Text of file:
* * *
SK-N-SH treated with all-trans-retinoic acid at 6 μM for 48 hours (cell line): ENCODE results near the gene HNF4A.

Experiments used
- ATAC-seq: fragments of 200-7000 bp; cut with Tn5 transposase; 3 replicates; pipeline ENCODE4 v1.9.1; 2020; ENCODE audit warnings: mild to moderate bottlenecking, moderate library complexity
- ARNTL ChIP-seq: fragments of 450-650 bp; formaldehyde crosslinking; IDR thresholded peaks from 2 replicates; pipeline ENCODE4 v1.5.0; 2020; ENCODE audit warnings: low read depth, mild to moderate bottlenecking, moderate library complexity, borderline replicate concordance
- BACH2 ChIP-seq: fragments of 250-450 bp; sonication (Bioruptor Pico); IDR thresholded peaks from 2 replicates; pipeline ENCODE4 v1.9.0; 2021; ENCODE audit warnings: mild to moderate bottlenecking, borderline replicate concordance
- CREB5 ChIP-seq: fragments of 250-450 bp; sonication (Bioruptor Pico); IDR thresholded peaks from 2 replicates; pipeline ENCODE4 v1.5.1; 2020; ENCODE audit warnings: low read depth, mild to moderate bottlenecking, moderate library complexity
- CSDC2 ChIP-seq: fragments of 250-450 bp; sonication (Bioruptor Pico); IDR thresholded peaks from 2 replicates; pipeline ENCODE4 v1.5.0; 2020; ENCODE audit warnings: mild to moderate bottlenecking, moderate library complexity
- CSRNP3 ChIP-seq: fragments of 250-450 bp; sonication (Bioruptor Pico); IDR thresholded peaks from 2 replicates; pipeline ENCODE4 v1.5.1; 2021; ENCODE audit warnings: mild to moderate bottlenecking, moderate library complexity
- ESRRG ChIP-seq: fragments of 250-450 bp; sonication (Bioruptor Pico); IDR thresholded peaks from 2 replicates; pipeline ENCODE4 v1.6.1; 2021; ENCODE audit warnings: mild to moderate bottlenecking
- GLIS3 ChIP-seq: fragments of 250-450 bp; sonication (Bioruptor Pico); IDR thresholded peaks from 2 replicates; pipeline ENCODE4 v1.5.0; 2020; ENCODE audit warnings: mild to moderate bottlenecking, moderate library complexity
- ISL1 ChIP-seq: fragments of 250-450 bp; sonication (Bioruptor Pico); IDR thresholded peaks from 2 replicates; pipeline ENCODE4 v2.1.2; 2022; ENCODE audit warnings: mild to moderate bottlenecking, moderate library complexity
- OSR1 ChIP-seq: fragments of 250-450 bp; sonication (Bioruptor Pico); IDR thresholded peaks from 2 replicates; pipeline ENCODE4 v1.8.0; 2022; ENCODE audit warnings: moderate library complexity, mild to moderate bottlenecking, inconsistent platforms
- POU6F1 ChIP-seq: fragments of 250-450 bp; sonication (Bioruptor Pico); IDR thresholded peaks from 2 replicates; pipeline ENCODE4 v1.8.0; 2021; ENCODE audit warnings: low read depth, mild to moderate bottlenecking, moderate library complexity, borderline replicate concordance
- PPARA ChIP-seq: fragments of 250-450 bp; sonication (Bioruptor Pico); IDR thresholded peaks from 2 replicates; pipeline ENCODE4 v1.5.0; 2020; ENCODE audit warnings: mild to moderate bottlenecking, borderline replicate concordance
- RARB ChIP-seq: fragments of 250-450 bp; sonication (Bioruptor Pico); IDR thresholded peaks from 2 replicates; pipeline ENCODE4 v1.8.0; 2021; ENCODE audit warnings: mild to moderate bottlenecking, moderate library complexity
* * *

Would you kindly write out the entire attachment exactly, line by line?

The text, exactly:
SK-N-SH treated with all-trans-retinoic acid at 6 μM for 48 hours (cell line): ENCODE results near the gene HNF4A.

Experiments used
- ATAC-seq: fragments of 200-7000 bp; cut with Tn5 transposase; 3 replicates; pipeline ENCODE4 v1.9.1; 2020; ENCODE audit warnings: mild to moderate bottlenecking, moderate library complexity
- ARNTL ChIP-seq: fragments of 450-650 bp; formaldehyde crosslinking; IDR thresholded peaks from 2 replicates; pipeline ENCODE4 v1.5.0; 2020; ENCODE audit warnings: low read depth, mild to moderate bottlenecking, moderate library complexity, borderline replicate concordance
- BACH2 ChIP-seq: fragments of 250-450 bp; sonication (Bioruptor Pico); IDR thresholded peaks from 2 replicates; pipeline ENCODE4 v1.9.0; 2021; ENCODE audit warnings: mild to moderate bottlenecking, borderline replicate concordance
- CREB5 ChIP-seq: fragments of 250-450 bp; sonication (Bioruptor Pico); IDR thresholded peaks from 2 replicates; pipeline ENCODE4 v1.5.1; 2020; ENCODE audit warnings: low read depth, mild to moderate bottlenecking, moderate library complexity
- CSDC2 ChIP-seq: fragments of 250-450 bp; sonication (Bioruptor Pico); IDR thresholded peaks from 2 replicates; pipeline ENCODE4 v1.5.0; 2020; ENCODE audit warnings: mild to moderate bottlenecking, moderate library complexity
- CSRNP3 ChIP-seq: fragments of 250-450 bp; sonication (Bioruptor Pico); IDR thresholded peaks from 2 replicates; pipeline ENCODE4 v1.5.1; 2021; ENCODE audit warnings: mild to moderate bottlenecking, moderate library complexity
- ESRRG ChIP-seq: fragments of 250-450 bp; sonication (Bioruptor Pico); IDR thresholded peaks from 2 replicates; pipeline ENCODE4 v1.6.1; 2021; ENCODE audit warnings: mild to moderate bottlenecking
- GLIS3 ChIP-seq: fragments of 250-450 bp; sonication (Bioruptor Pico); IDR thresholded peaks from 2 replicates; pipeline ENCODE4 v1.5.0; 2020; ENCODE audit warnings: mild to moderate bottlenecking, moderate library complexity
- ISL1 ChIP-seq: fragments of 250-450 bp; sonication (Bioruptor Pico); IDR thresholded peaks from 2 replicates; pipeline ENCODE4 v2.1.2; 2022; ENCODE audit warnings: mild to moderate bottlenecking, moderate library complexity
- OSR1 ChIP-seq: fragments of 250-450 bp; sonication (Bioruptor Pico); IDR thresholded peaks from 2 replicates; pipeline ENCODE4 v1.8.0; 2022; ENCODE audit warnings: moderate library complexity, mild to moderate bottlenecking, inconsistent platforms
- POU6F1 ChIP-seq: fragments of 250-450 bp; sonication (Bioruptor Pico); IDR thresholded peaks from 2 replicates; pipeline ENCODE4 v1.8.0; 2021; ENCODE audit warnings: low read depth, mild to moderate bottlenecking, moderate library complexity, borderline replicate concordance
- PPARA ChIP-seq: fragments of 250-450 bp; sonication (Bioruptor Pico); IDR thresholded peaks from 2 replicates; pipeline ENCODE4 v1.5.0; 2020; ENCODE audit warnings: mild to moderate bottlenecking, borderline replicate concordance
- RARB ChIP-seq: fragments of 250-450 bp; sonication (Bioruptor Pico); IDR thresholded peaks from 2 replicates; pipeline ENCODE4 v1.8.0; 2021; ENCODE audit warnings: mild to moderate bottlenecking, moderate library complexity